Discovering just how frustrating life as the French coach can be.

Danny Care

Arrested for the third time in as many months. Prat.

Saturday, 3 March 2012

Whatever happened to: Space?

Last week prior to the England v Wales game at Twickenham I found myself watching highlights on BBC iPlayer of the equivalent fixture from 1976.

It was, frankly, like watching a completely different sport.

The differences were too many to mention in detail, but the most noticeable change in the game today is how little space there now is on the field compared to back then.

There are many reasons for this of course, massively increased fitness and far superior defensive coaching being amongst them, but the laws of the game don’t help.

One of the noticeable features of the 1976 game was that both sets of forwards were fully involved at every ruck and maul, meaning that when the ball did emerge (and admittedly it did not always do so) acres of space were available for the respective backlines to attack.

Nowadays it is common practice for teams to commit as few forwards as they can get away with (and in some cases none whatsoever) to each breakdown with the rest fanning out across the pitch to form a defensive line. Slowly but surely the game is becoming a facsimile of Rugby League, only with less space owing to the two extra players on each team.

So, what’s the answer? One solution would be to revert to the old law where the team going forward at the breakdown always gets the put in to the scrum. Admittedly the side effect of such a change would inevitably be the ball emerging less frequently from mauls and an increase in the number of scrummages (which actually doesn’t bear thinking about given the current shambolic nature of this particular set piece), but forcing teams to commit more men to the breakdown would certainly free up space out wide.

Alternatively coaches could just wise up a little. If the opposition is going to commit only a few players to the breakdown surely the answer for the attacking team is to commit more and then, ball secured, rather than fling it out to where the opposition are defending, attack the defence where it is weakest – right up the middle behind the breakdown.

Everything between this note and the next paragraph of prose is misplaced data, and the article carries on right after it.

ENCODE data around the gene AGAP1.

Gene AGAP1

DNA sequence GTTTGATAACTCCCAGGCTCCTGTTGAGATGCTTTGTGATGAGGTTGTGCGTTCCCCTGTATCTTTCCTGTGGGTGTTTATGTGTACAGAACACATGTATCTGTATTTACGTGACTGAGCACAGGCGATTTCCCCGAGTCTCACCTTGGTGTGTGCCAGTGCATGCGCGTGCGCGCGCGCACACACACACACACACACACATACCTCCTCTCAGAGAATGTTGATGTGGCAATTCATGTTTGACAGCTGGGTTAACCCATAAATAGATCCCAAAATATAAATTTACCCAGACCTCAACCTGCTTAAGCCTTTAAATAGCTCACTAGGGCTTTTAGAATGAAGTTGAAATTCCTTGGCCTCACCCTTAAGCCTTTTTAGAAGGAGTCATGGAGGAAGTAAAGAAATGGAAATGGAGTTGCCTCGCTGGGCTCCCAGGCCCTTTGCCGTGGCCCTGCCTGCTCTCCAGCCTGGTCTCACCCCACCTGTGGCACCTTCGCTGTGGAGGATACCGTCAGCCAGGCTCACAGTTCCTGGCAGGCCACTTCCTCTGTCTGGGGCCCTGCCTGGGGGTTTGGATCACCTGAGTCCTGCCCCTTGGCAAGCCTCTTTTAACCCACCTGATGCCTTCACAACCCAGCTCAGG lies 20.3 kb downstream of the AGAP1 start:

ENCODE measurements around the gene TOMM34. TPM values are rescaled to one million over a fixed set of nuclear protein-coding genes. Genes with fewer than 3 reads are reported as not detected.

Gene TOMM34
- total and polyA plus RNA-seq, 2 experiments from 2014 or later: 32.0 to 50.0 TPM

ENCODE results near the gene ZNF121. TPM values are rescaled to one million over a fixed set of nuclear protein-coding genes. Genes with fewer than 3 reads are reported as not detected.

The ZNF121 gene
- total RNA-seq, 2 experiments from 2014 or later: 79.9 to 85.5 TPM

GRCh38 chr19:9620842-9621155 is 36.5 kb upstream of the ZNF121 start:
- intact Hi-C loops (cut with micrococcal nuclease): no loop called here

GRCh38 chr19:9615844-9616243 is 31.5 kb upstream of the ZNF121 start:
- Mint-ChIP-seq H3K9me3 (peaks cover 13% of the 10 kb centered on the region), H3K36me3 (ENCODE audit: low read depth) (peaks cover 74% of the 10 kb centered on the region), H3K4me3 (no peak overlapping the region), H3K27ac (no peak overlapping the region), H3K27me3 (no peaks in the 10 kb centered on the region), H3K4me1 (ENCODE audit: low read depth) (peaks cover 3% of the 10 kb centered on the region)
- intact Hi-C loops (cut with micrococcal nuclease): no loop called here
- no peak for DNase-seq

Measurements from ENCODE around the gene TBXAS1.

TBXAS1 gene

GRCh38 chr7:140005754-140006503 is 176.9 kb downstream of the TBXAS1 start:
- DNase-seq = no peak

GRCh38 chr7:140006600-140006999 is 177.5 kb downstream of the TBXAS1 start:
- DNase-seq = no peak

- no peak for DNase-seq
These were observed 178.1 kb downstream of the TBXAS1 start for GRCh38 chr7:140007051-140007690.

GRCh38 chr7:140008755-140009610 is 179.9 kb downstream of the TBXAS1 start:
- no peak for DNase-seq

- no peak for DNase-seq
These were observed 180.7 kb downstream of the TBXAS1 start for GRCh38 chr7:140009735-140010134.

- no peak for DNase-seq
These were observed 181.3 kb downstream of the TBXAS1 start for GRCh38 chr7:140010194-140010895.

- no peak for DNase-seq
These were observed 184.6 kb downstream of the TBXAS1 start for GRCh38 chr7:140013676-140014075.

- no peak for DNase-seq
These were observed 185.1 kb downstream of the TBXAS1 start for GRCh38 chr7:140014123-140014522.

Win the ball, stay on your feet and drive it up the middle. Force the opposition to commit forwards to stop you and then move the ball into space. Not exactly rocket science but hardly anyone ever does it. Or am I missing something?

Friday, 2 March 2012

Getting shirty

You know what I was pondering the other day?

I was thinking, “Gosh, hasn’t it been a long time since England last changed their rugby kit design. It’s been, oh, at least 6 months now – surely about time for a change.”

Imagine my relief therefore to read today’s announcement that the RFU have announced a long-term partnership with Canterbury to become their official kit partner from September 2012, ditching Nike in the process.

I think it's fair to say that Nike's designs have been somewhat hit and miss (see above) and I'm hoping for a return to a more traditional kit rather than some silly, generic, panelled Canterbury design as worn by the likes of Scotland and South Africa recently.

I won’t be holding my breath, however.

What's the rush?

It appears that England caretaker coach Stuart Lancaster will be interviewed for the permanent position of head coach during the Six Nations with a view to an announcement before the end of the tournament.

So says the RFU's new CEO in a blazer, Ian Rich-tea.

So, not only is Lancaster to be distracted by his employers from trying to do his job and prepare his rookie squad for important games against France and Ireland, he (and we) may also know his fate before the last match kicks off - hardly the most motivating scenario if he isn't given the nod.

For the life of me I can't see what the rush is. Interview other candidates now and leave Lancaster until after the 6 Nations ends in just over 2 weeks time.

New CEO. Same old RFU bollocks.

Thursday, 1 March 2012


Luke Narraway's decision to sign for Perpignan next season is a tad disappointing.

Rightly or wrongly the RFU have made it clear that England will for the most part only select Premiership-based players. Narraway knows this but has decided to go anyway, despite his somewhat naive protestations that his England chances remain unaffected.

I suppose you can't blame the bloke for wanting to earn a few bob abroad but it's a shame as, Ben Morgan aside, England aren’t exactly awash with big, quick, ball-playing no. 8s.

Still, if he is not willing stay and compete for a place then perhaps he’s not made of the right stuff for this England squad after all.